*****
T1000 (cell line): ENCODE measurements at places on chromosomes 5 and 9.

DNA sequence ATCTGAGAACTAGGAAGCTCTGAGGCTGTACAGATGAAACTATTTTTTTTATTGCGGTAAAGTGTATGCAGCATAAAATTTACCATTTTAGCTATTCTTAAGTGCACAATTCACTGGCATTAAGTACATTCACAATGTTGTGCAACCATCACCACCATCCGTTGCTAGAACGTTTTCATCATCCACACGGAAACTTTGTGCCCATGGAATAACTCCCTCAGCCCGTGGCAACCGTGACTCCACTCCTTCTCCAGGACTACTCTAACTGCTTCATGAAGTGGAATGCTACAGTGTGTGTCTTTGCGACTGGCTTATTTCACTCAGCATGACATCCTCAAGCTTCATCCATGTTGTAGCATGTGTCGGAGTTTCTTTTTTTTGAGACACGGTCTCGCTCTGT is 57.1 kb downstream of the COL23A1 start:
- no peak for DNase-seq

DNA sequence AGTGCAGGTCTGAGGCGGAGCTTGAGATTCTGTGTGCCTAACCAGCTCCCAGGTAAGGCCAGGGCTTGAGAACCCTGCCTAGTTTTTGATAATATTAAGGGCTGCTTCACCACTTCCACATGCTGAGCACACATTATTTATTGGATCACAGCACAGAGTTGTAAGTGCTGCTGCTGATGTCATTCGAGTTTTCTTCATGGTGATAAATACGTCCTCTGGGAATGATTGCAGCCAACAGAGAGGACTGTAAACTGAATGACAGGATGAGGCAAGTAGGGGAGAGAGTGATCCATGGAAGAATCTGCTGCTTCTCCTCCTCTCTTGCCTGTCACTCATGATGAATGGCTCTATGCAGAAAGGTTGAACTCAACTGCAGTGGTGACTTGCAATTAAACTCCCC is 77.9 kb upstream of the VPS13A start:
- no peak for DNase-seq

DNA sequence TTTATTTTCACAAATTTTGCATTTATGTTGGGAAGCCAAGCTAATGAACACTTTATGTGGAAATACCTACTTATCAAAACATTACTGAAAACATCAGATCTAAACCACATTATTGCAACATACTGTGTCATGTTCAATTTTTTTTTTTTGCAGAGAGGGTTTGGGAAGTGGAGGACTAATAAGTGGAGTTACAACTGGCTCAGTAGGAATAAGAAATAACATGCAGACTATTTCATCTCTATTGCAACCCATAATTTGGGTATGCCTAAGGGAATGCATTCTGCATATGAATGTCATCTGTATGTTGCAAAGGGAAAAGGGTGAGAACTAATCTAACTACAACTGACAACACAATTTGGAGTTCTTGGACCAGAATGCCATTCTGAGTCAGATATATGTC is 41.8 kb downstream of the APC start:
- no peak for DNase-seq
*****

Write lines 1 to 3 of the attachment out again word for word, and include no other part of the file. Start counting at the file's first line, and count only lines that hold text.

T1000 (cell line): ENCODE measurements at places on chromosomes 5 and 9.

DNA sequence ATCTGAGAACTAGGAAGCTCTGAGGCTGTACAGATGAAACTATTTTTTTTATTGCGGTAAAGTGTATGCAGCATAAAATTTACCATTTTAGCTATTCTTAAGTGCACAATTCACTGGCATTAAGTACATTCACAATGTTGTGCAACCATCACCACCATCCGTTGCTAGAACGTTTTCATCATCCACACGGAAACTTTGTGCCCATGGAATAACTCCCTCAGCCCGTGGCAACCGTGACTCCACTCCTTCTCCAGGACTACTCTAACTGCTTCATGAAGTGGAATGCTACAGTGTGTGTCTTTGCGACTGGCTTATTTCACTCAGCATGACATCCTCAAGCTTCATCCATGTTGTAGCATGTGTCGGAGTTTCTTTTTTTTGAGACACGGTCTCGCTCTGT is 57.1 kb downstream of the COL23A1 start:
- no peak for DNase-seq